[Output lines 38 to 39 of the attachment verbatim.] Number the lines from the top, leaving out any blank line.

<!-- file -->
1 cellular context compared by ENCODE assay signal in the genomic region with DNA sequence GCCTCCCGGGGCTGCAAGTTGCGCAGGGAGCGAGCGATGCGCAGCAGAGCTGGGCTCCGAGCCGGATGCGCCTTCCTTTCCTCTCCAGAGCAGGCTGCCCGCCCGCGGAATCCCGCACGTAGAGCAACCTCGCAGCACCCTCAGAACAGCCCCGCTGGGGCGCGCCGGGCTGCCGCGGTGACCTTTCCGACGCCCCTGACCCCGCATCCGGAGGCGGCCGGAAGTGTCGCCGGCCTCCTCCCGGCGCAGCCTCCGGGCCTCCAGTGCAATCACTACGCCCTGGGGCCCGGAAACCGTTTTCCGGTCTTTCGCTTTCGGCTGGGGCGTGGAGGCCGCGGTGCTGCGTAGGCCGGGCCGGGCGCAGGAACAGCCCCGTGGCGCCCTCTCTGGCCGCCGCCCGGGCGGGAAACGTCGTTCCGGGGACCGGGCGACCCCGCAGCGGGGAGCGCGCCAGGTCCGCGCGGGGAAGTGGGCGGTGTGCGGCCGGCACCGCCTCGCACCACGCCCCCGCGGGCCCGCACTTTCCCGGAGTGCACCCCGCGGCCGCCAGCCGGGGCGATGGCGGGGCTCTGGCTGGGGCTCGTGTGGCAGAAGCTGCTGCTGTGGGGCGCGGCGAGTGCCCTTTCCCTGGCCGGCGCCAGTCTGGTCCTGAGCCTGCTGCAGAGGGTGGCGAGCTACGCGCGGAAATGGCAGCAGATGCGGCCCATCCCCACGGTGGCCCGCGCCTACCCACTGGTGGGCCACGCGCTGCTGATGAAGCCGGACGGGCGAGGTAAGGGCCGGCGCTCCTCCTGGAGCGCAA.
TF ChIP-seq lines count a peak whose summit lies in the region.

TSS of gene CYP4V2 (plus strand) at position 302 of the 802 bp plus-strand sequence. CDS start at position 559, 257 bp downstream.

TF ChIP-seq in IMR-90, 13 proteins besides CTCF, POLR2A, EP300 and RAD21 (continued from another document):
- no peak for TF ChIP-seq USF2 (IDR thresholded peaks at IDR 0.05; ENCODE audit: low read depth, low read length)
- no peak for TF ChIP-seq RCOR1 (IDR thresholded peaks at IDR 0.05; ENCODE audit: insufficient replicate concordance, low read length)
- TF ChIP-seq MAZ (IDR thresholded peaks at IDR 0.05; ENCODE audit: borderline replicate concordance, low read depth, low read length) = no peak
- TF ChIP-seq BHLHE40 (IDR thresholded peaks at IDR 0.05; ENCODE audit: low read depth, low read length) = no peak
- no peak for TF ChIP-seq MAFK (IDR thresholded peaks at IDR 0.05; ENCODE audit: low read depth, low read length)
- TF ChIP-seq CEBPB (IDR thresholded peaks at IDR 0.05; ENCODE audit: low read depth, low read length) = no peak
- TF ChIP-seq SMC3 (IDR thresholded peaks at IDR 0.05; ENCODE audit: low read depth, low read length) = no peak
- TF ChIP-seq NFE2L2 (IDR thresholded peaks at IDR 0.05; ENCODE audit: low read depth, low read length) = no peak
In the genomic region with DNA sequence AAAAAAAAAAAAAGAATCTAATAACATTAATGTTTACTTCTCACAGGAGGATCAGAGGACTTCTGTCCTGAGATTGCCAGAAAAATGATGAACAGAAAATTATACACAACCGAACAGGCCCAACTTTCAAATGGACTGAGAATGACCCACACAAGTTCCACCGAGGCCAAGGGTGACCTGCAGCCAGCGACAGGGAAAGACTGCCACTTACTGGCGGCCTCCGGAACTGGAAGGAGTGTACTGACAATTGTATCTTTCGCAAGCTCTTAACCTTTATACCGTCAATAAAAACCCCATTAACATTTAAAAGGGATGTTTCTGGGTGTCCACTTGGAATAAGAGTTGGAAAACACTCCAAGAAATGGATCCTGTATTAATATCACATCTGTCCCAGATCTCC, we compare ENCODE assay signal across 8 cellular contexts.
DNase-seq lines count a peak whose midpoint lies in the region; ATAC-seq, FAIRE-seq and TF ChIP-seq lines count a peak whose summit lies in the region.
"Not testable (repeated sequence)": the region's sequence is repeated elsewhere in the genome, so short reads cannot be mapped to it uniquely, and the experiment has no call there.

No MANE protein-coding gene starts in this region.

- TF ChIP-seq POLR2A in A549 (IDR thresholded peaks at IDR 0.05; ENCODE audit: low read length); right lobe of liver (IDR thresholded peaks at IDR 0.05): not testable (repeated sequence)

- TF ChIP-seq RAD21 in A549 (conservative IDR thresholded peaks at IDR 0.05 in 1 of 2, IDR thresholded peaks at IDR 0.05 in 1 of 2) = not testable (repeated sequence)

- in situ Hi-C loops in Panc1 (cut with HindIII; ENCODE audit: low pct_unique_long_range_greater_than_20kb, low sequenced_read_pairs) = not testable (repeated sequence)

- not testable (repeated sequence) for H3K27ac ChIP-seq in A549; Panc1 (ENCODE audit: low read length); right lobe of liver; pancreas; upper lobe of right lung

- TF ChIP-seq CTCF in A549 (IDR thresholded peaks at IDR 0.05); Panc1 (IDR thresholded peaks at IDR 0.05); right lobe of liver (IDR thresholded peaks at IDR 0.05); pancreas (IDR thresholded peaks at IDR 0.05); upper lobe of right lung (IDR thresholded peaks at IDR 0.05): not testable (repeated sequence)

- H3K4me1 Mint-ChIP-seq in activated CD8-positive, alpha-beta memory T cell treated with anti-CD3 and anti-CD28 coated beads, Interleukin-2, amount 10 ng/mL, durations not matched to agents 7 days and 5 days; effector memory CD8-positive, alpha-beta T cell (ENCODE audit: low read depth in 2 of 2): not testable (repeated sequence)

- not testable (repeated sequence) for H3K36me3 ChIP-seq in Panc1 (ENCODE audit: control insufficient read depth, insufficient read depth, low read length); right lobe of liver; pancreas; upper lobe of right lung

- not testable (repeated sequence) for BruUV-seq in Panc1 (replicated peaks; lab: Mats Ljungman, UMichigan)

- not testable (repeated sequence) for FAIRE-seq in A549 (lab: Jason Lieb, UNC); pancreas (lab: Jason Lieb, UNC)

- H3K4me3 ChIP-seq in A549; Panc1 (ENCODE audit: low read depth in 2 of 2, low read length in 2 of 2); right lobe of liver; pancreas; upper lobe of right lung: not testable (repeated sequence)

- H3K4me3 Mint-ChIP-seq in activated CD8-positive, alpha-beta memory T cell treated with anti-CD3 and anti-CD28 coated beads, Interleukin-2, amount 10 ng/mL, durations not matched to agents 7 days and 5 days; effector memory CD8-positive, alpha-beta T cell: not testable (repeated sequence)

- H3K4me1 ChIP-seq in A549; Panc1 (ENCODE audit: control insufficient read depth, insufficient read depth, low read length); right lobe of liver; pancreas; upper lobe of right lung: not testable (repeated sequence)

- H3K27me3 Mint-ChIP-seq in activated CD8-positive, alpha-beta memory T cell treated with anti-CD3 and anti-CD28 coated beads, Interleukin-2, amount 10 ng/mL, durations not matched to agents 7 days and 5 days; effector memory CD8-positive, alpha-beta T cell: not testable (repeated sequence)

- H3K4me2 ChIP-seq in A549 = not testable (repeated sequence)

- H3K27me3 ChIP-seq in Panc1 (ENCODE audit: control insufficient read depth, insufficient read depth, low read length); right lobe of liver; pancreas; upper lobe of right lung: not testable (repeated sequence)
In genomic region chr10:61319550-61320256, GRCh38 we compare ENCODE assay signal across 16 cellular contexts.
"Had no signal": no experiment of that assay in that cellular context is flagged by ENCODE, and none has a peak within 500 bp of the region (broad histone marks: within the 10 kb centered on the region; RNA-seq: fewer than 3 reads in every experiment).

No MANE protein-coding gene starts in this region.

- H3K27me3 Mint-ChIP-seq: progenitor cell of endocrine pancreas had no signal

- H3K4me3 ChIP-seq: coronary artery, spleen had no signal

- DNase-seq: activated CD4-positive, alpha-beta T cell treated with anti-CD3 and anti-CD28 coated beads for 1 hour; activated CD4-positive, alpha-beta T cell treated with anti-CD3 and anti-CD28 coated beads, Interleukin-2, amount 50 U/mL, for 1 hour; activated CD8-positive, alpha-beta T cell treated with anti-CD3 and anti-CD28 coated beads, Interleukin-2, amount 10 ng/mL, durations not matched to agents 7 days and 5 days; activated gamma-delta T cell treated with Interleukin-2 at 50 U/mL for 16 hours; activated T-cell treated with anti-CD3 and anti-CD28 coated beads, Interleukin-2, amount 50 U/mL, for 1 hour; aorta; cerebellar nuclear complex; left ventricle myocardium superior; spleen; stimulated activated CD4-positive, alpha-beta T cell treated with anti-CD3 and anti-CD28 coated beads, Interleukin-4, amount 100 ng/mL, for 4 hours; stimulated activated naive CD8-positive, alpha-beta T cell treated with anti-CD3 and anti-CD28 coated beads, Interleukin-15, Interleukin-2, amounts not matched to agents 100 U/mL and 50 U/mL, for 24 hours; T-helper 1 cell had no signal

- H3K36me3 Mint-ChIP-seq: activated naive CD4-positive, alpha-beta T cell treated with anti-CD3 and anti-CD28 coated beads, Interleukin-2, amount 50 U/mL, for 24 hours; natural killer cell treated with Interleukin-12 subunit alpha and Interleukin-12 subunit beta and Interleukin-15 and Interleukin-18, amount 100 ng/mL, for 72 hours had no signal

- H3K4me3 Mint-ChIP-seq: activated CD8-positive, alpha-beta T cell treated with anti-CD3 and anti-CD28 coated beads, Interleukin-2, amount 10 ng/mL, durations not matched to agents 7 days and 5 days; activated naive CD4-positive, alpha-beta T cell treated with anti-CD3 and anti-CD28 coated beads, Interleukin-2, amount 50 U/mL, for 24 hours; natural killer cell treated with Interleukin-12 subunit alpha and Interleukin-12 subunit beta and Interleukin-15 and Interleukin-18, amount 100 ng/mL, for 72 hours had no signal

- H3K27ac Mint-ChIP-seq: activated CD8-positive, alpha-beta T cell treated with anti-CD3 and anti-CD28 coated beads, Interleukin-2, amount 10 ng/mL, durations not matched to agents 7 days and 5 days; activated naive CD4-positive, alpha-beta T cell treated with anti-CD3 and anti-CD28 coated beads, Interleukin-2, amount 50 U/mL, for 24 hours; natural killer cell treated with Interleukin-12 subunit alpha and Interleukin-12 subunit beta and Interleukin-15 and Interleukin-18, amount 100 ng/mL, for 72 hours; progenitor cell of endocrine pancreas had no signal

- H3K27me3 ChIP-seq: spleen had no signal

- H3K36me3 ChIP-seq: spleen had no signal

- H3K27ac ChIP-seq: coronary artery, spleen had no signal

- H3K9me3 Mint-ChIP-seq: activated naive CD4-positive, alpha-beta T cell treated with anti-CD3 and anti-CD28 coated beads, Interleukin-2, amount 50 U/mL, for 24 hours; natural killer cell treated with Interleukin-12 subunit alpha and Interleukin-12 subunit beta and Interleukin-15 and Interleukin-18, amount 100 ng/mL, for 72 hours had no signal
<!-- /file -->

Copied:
- H3K36me3 Mint-ChIP-seq: activated naive CD4-positive, alpha-beta T cell treated with anti-CD3 and anti-CD28 coated beads, Interleukin-2, amount 50 U/mL, for 24 hours; natural killer cell treated with Interleukin-12 subunit alpha and Interleukin-12 subunit beta and Interleukin-15 and Interleukin-18, amount 100 ng/mL, for 72 hours had no signal

- H3K4me3 Mint-ChIP-seq: activated CD8-positive, alpha-beta T cell treated with anti-CD3 and anti-CD28 coated beads, Interleukin-2, amount 10 ng/mL, durations not matched to agents 7 days and 5 days; activated naive CD4-positive, alpha-beta T cell treated with anti-CD3 and anti-CD28 coated beads, Interleukin-2, amount 50 U/mL, for 24 hours; natural killer cell treated with Interleukin-12 subunit alpha and Interleukin-12 subunit beta and Interleukin-15 and Interleukin-18, amount 100 ng/mL, for 72 hours had no signal